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Breaking The Three Laws
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    Breaking the Three Laws is dedicated to discussing technically challenging ASIC prototyping problems and sharing solutions.
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    Michael (Mick) Posner joined Synopsys in 1994 and is currently Director of Product Marketing for Synopsys' DesignWare USB Solutions. Previously, he was the Director of Product Marketing for Physical (FPGA-based) Prototyping and has held various product marketing, technical marketing manager and application consultant positions at Synopsys. He holds a Bachelor Degree in Electronic and Computer Engineering from the University of Brighton, England.

DDR3 memory and how useful a brick can be

Posted by Michael Posner on April 19th, 2013

Last week I wrote almost nothing about FPGA-Based Prototyping because I was off in the weeds talking about painting fish and my Subaru building and racing hobby (Some says it’s an obsession, not a hobby). I got so many complements on my blog, thanks! This week it’s back to your normally scheduled programming. I was planning a short blog posting this week but then I got carried away and now I find this post really long. Stick it out and read the whole thing it’s full of useful tips.

I was challenged this week to explain why HAPS systems don’t have DDR memory hard wired directly on the FPGA but rather support them via a daughter board. The assertion from the person (they work at Synopsys) was that you couldn’t support the DDR3 speeds via a connector and DDR3 had to be hard wired.

First of all, this person obviously does not read my blog otherwise they would have read me UFC Cables vs. PCB Traces blog a while back: http://blogs.synopsys.com/breakingthethreelaws/2013/03/ufc-cables-vs-pcb-traces/ It includes information on the high speed HapsTrak 3 connectors. Just from this post they should have worked out that the Hapstrak connectors has the performance capable of supporting DDR3 interface speed. Another give away that DDR across a connector on a daughter board is not a problem is that we supported DDR2 on the classic HAPS-50 systems and support DDR3-800 (400MHz interface) on the HAPS-60 system.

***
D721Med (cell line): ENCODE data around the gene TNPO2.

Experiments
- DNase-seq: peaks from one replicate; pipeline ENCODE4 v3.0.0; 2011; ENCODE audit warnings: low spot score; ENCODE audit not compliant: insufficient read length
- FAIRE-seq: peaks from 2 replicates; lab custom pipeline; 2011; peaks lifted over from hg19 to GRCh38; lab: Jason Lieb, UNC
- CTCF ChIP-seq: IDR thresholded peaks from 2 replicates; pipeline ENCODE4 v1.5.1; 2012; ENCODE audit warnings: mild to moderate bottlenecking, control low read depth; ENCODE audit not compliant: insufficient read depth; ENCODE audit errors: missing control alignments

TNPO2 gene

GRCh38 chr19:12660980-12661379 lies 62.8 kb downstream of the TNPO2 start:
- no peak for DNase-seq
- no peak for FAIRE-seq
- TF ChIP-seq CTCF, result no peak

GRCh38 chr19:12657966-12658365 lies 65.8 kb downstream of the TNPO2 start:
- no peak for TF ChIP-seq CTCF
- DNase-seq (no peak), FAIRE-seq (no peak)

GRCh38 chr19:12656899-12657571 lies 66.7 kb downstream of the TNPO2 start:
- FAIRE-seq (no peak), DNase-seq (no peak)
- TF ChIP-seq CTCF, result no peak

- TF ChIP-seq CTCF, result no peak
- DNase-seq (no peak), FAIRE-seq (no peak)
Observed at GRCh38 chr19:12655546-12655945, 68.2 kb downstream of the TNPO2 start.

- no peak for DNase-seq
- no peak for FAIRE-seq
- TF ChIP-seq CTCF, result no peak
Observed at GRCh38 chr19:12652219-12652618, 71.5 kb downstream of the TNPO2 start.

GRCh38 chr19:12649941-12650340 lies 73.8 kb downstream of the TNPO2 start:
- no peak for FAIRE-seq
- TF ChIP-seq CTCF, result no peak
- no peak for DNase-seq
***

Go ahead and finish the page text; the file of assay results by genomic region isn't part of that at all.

With the HAPS-70 systems and the move to the new Hapstrak 3 connector we raised the bar again and support DDR3-1066 (533Mhz interface) and have even been testing at DDR3-1333 (666 MHz interface).

So you say argument done, Mick wins, case closed…….. NO. Challenge me and prepare to go down. Now it’s my turn, I’m on a mission to show that not only does HAPS support DDR3 but because of the flexible daughter board implementation that the prototypers get additional value. Some people would call this the double punch, I like to call it the punch while holding a brick (yay, finally I tie the title of this blog into the post).

The brick held punch; Simply put, if you hard wire DDR3 or any interface to the FPGA of a prototype you are reducing your IO count available for interconnect or other daughter boards. If you read my post on interconnect flexibility and signal mux ratio: http://blogs.synopsys.com/breakingthethreelaws/2013/02/how-io-interconnect-flexibility-and-signal-mux-ratios-affect-system-performance/ you understand the importance of available IO. Lets say your design does not use DDR3 memory, with a board that has DDR hard wired those IO’s are wasted, you are not using the DDR but you can’t use the IOs because they are hard wired. On the HAPS system if you are not using the DDR you have no wasted IO.

If you are using DDR memory you might think that at that point a solution with hard wired DDR and the HAPS flexible solution are the same. If you thought this you would be mistaken. With a hard wired solution you are forced to place your memory controller in the SLR where the DDR3 is hard wire connected. This pretty much ties your implementation hands which could also force a sub-optimal interconnect topology. With the HAPS system you are free to move the DDR between any of the Xilinx Virtex-7 2000T’s SLR’s. Way more flexible and you get to choose the best location for the memory controller which makes sense to your system. Of course you should always bank and SLR match as that’s the requirement of the FPGA and DDR operation.

So at this point I have proved that DDR on a daughter board is possible, you don’t waste IO’s and the additional flexibility of placement results in a prototype implementation optimized to your design requirements. But I’m not finished…… (I know, I bet you were wishing I was)

Lets look at a block diagram of a typical prototyping board. This board has one DDR3 SODIMM connectors hard wired per FPGA. Tell me, how many SoC’s have you seen with multiple DDR controllers? None, that’s how many I’ve seen.

You are forced to implement your DDR controller in one of the FPGA’s and then you have 372 wasted IO’s.

Now look at the HAPS-70 S48 with the memory controller implemented. NO WASTED IO. If for some crazy reason you did want to implement four (or more) DDR controllers on the HAPS-70 S48 you can do that and you still have the flexibility to implement those where you want to. Just plug in a DDR daughter board.

Now that’s what I call the brick held punch! Anyone else want to challenge me :)

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